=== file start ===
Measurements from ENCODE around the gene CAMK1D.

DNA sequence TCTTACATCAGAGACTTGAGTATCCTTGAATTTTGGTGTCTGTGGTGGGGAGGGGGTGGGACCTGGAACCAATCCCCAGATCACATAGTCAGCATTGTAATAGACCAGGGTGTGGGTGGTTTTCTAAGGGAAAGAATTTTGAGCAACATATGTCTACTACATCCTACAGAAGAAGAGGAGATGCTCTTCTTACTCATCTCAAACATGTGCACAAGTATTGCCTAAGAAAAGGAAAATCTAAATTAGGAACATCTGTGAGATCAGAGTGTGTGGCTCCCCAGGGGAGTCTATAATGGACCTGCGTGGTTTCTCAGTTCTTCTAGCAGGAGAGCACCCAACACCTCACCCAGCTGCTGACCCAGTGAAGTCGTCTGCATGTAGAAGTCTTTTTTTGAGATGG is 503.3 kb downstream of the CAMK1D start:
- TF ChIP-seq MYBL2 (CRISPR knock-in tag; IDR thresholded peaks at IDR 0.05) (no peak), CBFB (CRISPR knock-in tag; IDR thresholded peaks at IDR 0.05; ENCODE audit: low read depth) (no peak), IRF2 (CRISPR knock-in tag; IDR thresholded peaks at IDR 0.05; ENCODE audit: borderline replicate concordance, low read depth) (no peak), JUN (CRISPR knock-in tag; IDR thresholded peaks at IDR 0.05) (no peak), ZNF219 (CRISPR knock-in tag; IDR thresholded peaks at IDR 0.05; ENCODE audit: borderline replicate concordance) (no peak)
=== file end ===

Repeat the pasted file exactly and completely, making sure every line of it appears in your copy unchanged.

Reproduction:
Measurements from ENCODE around the gene CAMK1D.

DNA sequence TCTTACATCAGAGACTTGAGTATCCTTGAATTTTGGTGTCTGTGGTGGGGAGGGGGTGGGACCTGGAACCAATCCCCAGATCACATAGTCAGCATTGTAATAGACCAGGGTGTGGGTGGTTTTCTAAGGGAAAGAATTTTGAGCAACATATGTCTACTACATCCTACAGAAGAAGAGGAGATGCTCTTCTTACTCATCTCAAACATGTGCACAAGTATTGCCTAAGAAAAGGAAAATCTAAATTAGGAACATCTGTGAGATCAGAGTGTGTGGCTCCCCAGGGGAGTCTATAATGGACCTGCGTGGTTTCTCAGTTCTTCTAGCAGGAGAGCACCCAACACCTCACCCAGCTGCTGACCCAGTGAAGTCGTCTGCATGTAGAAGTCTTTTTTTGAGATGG is 503.3 kb downstream of the CAMK1D start:
- TF ChIP-seq MYBL2 (CRISPR knock-in tag; IDR thresholded peaks at IDR 0.05) (no peak), CBFB (CRISPR knock-in tag; IDR thresholded peaks at IDR 0.05; ENCODE audit: low read depth) (no peak), IRF2 (CRISPR knock-in tag; IDR thresholded peaks at IDR 0.05; ENCODE audit: borderline replicate concordance, low read depth) (no peak), JUN (CRISPR knock-in tag; IDR thresholded peaks at IDR 0.05) (no peak), ZNF219 (CRISPR knock-in tag; IDR thresholded peaks at IDR 0.05; ENCODE audit: borderline replicate concordance) (no peak)